[Ed. – Imagine the old gendered, mid-century days when your own mother — the kid’s grandmother — would have told you to stop being a big baby about taking turns emptying the Diaper Genie, dear. It’s not worth it. Pick another battle, and choose well, because all battles come with the highest possible costs. Maybe you don’t really need them.]
Two months into our daughter’s existence, my husband, Tom, and I nearly came to blows over whose turn it was to empty the Diaper Genie, whose plastic entrails had become bloated and coiled like a postprandial Burmese python. Normally we’re peaceable types, so the volcanic ferocity of our anger surprised us both. I remember glancing down at my hands, clutching the Genie sack, and envisioning them around Tom’s neck. When he yelled that he did it “last time,” I hollered back that I had carried and delivered the baby “the last time.” This was a tired, if effective, retort.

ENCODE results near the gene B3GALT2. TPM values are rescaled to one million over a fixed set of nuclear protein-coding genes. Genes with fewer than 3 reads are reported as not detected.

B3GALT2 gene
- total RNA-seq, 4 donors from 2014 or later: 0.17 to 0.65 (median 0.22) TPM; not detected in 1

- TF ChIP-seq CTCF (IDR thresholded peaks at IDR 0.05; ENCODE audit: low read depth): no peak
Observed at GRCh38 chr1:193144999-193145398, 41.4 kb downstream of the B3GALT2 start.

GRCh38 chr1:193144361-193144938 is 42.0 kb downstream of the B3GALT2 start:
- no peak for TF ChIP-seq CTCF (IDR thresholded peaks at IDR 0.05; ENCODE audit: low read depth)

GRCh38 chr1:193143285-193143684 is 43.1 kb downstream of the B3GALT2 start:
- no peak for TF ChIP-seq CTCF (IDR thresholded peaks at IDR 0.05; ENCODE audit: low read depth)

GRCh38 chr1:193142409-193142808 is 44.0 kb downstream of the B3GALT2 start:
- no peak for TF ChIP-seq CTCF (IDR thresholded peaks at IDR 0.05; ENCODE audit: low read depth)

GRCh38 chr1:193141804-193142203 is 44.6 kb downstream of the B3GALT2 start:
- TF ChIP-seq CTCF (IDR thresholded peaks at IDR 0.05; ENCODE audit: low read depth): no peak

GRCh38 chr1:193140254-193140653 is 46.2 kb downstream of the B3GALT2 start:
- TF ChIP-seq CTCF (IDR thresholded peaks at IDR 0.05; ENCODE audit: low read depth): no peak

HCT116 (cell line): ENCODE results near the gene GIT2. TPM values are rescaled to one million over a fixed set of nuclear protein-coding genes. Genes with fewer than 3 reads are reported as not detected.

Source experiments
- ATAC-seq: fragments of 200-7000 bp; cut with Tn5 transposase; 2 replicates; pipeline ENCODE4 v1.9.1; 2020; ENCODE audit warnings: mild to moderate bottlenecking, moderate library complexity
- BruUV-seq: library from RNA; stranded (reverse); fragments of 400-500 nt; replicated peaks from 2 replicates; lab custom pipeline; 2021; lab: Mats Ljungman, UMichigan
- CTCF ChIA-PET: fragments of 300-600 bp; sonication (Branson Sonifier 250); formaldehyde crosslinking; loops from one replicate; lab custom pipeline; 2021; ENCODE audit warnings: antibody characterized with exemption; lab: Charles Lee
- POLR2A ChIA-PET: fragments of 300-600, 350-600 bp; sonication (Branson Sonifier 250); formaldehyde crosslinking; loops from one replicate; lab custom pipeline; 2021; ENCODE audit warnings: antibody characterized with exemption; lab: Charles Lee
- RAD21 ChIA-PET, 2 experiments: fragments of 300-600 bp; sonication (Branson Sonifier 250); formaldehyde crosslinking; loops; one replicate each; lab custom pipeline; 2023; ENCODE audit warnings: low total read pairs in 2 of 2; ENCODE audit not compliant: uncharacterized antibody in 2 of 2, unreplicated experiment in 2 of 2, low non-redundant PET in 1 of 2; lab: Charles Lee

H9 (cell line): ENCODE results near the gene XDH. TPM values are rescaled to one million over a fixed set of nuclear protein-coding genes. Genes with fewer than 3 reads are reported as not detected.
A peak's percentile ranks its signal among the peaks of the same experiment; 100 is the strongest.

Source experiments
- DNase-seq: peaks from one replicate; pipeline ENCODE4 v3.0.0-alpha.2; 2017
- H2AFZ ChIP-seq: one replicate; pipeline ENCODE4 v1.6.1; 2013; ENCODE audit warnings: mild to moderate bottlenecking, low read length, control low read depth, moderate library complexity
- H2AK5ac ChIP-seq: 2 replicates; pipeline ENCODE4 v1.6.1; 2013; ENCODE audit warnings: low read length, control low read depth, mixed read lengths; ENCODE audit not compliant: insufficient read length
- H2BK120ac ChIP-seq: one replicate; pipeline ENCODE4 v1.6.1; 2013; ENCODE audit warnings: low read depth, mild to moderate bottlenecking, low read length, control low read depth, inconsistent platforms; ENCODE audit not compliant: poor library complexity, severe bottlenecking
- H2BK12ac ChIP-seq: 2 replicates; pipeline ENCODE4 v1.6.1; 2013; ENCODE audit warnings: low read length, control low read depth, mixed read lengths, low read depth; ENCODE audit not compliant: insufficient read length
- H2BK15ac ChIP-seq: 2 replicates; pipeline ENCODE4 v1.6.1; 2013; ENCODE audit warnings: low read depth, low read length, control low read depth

On this upcoming day of celebrating mothers, here’s a cautionary note, something many mothers-to-be don’t expect when they’re expecting: If you have a husband, you will hate him when your kid is born. Don’t let anyone tell you otherwise. Don’t be fooled by the pictures on your social media feed of your friends serenely beaming with their infants. When they’re not letting you know they’re #SoBlessed, they’re probably fighting. …
I thought I had married an evolved guy—one who assured me, when I was pregnant, that we would divide up the work equally. Yet right after our baby was born, we backslid into hidebound midcentury gender roles as I energetically overmet my expectations. I was feeding the baby, so I started cooking for the whole family (pre-baby, Tom and I had alternated). I was laundering our daughter’s absurdly large mountain of soiled onesies, so I took over laundry duty. Soon I was the “expert” in changing a diaper.